Deskless workers are often the public face of organisations, so they’re critical to a company’s success. However, they can be hard to reach with some not even having a work email address, let alone a desk. In December 2017, we stood up for deskless workers and argued that L&D needs to do more to reach them with the learning they need and deserve.
Artificial intelligence (AI) is what drives personalised, adaptable learning, and it is revolutionising training by enabling personalisation at scale. With AI, practice might well make perfect by creating better, quicker learning that’s more relevant to each learner.
Learning isn’t just about the destination, it’s about the journey, too. The journey should be based on the learning requirements and it is this that will dictate the types of media used as well as the structure and flow.
How much your employees know and remember can have a profound impact on their ability to perform well at work. In 2017, we’ve been helping organisations to close the employee knowledge gap with Axonify, a training platform that combines modern technology with proven brain science to grow employee knowledge every day.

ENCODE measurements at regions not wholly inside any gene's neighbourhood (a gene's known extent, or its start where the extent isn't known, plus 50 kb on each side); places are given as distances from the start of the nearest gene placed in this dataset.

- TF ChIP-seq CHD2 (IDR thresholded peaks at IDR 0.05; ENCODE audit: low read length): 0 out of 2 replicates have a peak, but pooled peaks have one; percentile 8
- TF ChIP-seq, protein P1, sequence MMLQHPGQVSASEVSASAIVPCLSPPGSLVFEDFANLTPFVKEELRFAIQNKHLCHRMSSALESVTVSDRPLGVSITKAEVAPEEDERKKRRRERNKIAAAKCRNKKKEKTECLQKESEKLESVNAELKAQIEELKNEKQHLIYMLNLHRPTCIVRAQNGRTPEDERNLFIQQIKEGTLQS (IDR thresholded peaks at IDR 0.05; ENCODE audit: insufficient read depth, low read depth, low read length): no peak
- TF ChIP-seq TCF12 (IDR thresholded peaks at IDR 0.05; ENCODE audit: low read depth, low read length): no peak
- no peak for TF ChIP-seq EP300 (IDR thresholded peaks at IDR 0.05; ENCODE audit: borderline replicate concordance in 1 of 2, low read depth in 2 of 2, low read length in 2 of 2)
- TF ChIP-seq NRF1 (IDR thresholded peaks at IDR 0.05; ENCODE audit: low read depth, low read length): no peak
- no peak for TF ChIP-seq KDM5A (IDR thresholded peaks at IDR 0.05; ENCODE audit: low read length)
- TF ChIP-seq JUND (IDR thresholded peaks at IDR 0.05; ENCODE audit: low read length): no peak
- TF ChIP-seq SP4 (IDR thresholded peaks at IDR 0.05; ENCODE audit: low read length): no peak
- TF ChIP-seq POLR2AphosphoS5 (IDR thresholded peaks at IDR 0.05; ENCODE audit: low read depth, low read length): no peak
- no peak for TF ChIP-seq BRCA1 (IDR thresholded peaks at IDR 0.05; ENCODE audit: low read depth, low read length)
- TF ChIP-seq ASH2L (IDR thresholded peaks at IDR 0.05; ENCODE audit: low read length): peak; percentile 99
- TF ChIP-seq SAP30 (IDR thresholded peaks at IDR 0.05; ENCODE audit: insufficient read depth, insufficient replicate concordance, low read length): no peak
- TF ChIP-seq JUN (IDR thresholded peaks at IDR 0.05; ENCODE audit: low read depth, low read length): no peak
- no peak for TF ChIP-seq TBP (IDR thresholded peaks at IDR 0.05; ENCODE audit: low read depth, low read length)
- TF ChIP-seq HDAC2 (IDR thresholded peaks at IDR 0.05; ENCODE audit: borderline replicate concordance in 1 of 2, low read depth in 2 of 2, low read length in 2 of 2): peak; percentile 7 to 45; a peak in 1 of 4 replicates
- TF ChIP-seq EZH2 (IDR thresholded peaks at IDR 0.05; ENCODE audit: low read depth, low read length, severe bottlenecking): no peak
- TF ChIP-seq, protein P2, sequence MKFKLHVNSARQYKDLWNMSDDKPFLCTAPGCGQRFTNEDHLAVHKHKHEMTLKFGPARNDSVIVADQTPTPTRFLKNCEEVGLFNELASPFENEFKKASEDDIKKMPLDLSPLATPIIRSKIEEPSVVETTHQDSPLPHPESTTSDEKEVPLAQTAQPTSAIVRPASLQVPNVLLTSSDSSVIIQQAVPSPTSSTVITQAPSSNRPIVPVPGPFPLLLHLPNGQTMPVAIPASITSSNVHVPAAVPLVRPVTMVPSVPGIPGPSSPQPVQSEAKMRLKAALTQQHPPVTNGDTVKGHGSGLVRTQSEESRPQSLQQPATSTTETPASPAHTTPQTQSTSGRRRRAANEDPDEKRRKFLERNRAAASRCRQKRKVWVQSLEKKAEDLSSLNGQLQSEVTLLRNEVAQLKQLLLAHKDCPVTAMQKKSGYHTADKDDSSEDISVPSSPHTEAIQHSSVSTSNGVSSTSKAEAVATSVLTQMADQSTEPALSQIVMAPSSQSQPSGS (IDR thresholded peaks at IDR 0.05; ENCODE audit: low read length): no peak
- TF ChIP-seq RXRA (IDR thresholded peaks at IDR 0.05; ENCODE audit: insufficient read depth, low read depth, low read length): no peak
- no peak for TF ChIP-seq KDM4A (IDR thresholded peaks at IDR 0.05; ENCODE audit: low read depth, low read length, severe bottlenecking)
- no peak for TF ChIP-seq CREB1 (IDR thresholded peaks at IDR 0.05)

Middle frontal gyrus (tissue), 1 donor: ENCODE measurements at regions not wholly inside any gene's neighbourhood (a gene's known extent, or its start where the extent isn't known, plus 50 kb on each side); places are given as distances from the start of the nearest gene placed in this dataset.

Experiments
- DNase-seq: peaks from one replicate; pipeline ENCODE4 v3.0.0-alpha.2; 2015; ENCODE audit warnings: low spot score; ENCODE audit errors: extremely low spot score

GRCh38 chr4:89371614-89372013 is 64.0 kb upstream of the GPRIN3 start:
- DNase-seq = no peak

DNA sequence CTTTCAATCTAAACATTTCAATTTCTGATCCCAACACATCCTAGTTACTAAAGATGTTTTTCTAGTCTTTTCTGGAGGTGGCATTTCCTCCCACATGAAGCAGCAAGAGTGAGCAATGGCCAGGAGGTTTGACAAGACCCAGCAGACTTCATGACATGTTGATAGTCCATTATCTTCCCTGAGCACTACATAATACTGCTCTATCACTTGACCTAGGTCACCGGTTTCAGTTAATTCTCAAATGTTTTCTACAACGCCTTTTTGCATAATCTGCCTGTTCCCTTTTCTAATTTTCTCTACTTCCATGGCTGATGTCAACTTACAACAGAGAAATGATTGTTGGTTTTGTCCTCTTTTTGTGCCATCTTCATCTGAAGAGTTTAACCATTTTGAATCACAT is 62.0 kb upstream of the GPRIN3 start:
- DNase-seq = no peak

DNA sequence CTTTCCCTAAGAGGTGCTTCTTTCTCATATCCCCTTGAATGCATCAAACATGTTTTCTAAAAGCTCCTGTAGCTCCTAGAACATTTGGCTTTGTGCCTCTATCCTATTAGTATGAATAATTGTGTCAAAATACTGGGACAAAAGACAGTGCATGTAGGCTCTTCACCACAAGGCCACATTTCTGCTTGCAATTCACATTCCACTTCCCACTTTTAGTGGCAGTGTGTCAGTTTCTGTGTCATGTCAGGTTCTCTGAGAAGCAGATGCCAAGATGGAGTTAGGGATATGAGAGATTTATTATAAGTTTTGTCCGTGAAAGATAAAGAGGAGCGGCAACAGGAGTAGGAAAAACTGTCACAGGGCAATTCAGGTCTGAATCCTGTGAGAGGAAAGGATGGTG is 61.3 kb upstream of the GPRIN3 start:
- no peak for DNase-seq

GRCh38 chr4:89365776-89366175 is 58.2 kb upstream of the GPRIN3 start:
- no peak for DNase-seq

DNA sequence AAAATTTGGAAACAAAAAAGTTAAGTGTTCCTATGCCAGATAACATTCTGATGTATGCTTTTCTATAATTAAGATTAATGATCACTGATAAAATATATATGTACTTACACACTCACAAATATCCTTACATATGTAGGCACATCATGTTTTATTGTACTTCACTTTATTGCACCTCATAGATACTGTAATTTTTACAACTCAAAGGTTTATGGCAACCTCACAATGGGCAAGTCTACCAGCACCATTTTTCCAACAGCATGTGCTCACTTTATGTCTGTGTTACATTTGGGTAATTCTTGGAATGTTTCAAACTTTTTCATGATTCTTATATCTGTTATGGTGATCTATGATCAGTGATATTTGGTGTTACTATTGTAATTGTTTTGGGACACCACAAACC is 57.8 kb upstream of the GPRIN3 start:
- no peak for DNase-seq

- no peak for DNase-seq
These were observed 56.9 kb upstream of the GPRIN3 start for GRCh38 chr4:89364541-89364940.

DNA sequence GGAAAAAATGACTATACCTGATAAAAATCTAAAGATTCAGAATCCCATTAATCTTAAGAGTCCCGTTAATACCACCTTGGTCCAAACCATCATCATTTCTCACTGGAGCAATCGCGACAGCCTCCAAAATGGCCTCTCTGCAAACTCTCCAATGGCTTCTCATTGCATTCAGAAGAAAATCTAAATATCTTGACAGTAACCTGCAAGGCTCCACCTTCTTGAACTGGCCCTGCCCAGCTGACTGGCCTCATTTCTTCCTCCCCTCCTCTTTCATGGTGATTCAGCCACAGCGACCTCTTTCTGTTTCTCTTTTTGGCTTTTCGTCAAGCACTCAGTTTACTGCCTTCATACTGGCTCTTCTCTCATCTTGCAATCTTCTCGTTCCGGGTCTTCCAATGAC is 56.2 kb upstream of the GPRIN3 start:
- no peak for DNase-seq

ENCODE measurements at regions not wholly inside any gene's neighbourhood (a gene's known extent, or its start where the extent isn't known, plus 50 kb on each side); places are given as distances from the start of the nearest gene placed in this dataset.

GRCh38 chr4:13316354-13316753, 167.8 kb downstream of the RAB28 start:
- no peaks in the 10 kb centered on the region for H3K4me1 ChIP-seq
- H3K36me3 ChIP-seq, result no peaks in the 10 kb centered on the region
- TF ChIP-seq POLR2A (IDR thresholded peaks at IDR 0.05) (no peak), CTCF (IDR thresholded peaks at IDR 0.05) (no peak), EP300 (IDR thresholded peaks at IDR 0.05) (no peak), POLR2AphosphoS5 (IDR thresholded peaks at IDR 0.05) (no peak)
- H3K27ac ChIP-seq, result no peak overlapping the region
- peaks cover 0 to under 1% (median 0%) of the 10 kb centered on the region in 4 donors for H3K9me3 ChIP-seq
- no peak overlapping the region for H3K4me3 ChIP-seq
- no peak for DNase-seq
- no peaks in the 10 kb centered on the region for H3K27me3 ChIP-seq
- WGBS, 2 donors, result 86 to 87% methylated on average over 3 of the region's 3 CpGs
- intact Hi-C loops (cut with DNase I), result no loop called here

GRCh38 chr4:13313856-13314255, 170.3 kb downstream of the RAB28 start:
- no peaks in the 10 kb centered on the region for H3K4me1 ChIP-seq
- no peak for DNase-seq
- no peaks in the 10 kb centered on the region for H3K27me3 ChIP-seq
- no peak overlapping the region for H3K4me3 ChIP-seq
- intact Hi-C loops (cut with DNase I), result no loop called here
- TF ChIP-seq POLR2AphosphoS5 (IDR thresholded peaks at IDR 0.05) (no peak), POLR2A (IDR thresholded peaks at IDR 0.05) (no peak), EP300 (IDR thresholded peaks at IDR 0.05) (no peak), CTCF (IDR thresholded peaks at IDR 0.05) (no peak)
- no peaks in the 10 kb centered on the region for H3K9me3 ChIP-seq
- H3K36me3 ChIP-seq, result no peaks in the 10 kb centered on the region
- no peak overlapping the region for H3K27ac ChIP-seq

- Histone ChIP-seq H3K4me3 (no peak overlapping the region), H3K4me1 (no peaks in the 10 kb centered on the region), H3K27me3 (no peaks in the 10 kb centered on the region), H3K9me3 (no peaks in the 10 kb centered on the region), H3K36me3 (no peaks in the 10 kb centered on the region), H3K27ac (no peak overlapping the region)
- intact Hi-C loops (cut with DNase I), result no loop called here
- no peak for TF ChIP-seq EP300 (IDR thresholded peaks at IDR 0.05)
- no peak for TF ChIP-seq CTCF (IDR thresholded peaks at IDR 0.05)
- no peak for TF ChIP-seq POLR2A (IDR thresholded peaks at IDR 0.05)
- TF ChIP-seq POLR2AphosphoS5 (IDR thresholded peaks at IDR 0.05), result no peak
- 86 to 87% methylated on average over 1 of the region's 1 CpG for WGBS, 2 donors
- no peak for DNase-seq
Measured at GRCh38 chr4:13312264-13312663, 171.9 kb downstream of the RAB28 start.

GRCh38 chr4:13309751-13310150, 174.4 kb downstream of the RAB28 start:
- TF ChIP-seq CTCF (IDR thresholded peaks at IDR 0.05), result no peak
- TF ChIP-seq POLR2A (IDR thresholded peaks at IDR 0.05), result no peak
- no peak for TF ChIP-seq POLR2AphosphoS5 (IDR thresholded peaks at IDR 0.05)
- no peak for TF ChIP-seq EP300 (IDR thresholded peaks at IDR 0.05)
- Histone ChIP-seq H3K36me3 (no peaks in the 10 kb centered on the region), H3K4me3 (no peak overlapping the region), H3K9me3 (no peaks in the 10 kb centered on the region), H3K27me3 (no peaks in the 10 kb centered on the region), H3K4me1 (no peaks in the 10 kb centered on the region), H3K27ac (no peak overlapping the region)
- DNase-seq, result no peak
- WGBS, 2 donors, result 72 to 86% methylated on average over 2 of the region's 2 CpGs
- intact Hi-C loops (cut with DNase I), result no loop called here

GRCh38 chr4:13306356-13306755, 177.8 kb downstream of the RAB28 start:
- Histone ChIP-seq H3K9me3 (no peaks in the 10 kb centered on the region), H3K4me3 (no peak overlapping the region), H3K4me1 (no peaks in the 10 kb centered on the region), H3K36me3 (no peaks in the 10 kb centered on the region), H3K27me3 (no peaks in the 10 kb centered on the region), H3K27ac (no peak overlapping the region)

There’s so much information freely available online, but the task is to make sure learners are accessing the correct content. Curation utilises internal and external content and brings together knowledge about topics, that learners can access when needed.
Using proven brain science, a microlearning platform sends out small chunks of relevant, personalised learning repeatedly until the learner ‘gets it’ and can move on to the next phase. It’s built for the modern worker and modern workplace, delivered on demand, without work disruption, on devices or PCs.
By 2025, it’s estimated that 75% of the workforce will be Millennials. What’s more, this key generation will increasingly take the spotlight in 2018 as they move into senior management roles. Hot on their heels, are Generation Z, the first fully ‘digitally native’ generation. Meeting their needs and expectations will become increasingly important in workplace learning.
Getting onboarding right gets new employees involved, confident and contributing ASAP. Onboarding should be inspiring, not a ‘tick box exercise’ – and it should be the starting point for continuous learning, where the new hires can see their development and progress.
This makes learning as relevant as possible to each learner – and L&D have an important role to play at the ‘benchmark stage’. Personalisation takes into account all aspects of the employee’s role and knowledge and leads to adaptive learning, where learning journeys respond according to progress.
Daily questions, to be precise, fired out to employees for three to five minutes each day to reinforce learning. Delivered via a microlearning platform, usually in a game or quiz, it’s intelligent enough to plug learning gaps, ultimately achieving behaviour change.